The Berlin Wall fell twenty-two falls ago. Did the news only now reach the Mediterranean?
Those who cannot identify the present are condemned to repeat the past. Rampant stupidity has that effect on a maxim. George Santayana presumed too much when he mocked people who merely forgot yesterday. We can’t even get today straight.
This year is socialism’s worst since the Berlin Wall fell. Just don’t say it aloud. We aren’t supposed to notice that the same mindset that crippled Budapest, Berlin, and Belgrade beats down Damascus and Athens.
It is Eastern Europe along the Mediterranean. It is 1989 again in 2011. But who recognizes the past’s welcome encroachment upon the present? Who sees Prague and Krakow finally bringing the news to Tunis and Tripoli?
The government we just helped overthrow in North Africa called itself the Socialist People’s Libyan Arab Jamahiriya. We called it a lot of names, but never that.
The “Brother Leader and Guide of the Revolution” was once a darling of American leftists. The Nation, for instance, proclaimed that “all Libyans are now equal under the law” and “no form of racism exists in Libya” upon Qaddafi’s coup. In imitation of Mao’s “Little Red Book” Qaddafi wrote a little “Green Book,” which taught that “land is the private property of none,” “wealth exceeding the satisfaction of one’s needs” must be confiscated, and “the final step is for the new socialist society to reach a stage in which profit and money disappear.”
To say Libyans revolted against Qaddafi’s oppression is another way of saying they revolted against socialism. The world economy is in rough shape. Nowhere is it as rough as it is under state-managed economies. The unrest in the Mediterranean Basin has focused on domineering governments that have micromanaged their economies into the ground.
Greeks freeload on free dentistry, child care, eye exams, and university educations. Do you grasp why Greece finds it necessary to freeload on the rest of Europe? Despite a debt-to-GDP-ratio that makes Obama’s America look prudent, Prime Minister George Papandreou’s “austerity” measures have increased state spending by seven percent this year. Is it any wonder that the sick man of Europe is led by the leader of the Panhellenic Socialist Movement and the president of the Socialist International?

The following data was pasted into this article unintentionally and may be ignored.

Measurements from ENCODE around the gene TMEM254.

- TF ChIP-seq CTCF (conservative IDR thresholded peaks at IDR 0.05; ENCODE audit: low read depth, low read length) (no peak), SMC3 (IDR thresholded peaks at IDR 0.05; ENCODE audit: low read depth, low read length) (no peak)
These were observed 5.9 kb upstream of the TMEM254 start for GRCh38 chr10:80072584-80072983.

The latter organization considered the ruling parties of Egypt and Tunisia members in good standing until earlier this year.
The group called the inability to placate demands for democracy “the dramatic failure of the Egyptian government.” But the Socialist International deciding to oust Hosni Mubarak’s party only after the events of Tahir Square had begun seems a rather “dramatic failure,” too.
Two weeks earlier, the group had cited “extraordinary circumstances” in their decision to expel Tunisia’s ruling party. The decades of oppression didn’t faze the Socialist International. The whole world watching did.
The Syrian thugs exterminating fellow citizens for mere protest are members of the Arab Socialist Ba’ath Party. Their motto is “unity, liberty, socialism.” There hasn’t been much “unity” or “liberty” in Syria. They are overdosing on the motto’s third component. The control freaks who micromanage wage rates, prices, health care, and banking unsurprisingly seek to control YouTube videos and Facebook postings, too.
Socialism is as much a failure in 2011 as it was in 1989. But its public relations is more successful now than then.
In Egypt, Libya, Greece, Syria, and Tunisia, not one in twenty protesters would say that what they have protested against is socialism. Ditto for America. Occupy Wall Street laments unemployment, debt, and decline. But they don’t identify socialized losses for financiers and automakers, or subsidies for the health insurance industry, as a cause for any of this.
Socialists, in America and abroad, protest against socialism and they don’t even know it. In fact, many protestors demand socialism as they protest its effects. Such cognitive dissonance would not be so rampant if we had correctly labeled the failed regimes upon the Mediterranean.
There is an historic movement sweeping the Mediterranean. But posterity, like the present, is unlikely to note that its targets have been exclusively collectivist regimes.
None dare call it socialism.